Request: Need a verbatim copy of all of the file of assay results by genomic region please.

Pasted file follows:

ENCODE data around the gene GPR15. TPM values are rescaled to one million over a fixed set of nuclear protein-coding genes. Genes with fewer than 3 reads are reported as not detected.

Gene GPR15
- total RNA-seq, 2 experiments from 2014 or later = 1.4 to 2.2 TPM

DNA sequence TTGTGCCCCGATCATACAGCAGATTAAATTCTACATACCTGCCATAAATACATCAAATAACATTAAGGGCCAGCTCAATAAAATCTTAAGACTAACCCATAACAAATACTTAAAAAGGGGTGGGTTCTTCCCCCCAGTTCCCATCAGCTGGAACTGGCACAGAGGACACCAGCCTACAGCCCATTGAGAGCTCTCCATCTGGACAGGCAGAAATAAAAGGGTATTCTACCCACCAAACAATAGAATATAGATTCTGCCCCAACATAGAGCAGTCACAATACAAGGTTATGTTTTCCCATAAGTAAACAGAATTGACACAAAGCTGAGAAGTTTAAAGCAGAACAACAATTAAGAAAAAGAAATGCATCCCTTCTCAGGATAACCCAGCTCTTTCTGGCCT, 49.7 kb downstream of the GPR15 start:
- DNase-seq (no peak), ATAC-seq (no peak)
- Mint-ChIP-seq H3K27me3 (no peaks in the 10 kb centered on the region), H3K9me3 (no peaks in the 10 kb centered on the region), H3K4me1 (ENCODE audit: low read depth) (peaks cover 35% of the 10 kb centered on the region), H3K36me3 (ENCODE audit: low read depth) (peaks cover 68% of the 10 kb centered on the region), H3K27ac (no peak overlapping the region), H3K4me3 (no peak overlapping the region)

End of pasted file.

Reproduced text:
ENCODE data around the gene GPR15. TPM values are rescaled to one million over a fixed set of nuclear protein-coding genes. Genes with fewer than 3 reads are reported as not detected.

Gene GPR15
- total RNA-seq, 2 experiments from 2014 or later = 1.4 to 2.2 TPM

DNA sequence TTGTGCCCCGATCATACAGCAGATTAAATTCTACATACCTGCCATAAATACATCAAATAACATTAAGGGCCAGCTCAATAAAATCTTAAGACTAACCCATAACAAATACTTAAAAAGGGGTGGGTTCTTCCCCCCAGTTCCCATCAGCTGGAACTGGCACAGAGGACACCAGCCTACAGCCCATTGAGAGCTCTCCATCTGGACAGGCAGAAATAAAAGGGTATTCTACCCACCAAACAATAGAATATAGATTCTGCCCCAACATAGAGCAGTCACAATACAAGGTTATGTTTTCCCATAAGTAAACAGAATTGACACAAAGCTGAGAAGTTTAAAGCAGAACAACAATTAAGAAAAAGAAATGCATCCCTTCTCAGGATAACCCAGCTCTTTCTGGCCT, 49.7 kb downstream of the GPR15 start:
- DNase-seq (no peak), ATAC-seq (no peak)
- Mint-ChIP-seq H3K27me3 (no peaks in the 10 kb centered on the region), H3K9me3 (no peaks in the 10 kb centered on the region), H3K4me1 (ENCODE audit: low read depth) (peaks cover 35% of the 10 kb centered on the region), H3K36me3 (ENCODE audit: low read depth) (peaks cover 68% of the 10 kb centered on the region), H3K27ac (no peak overlapping the region), H3K4me3 (no peak overlapping the region)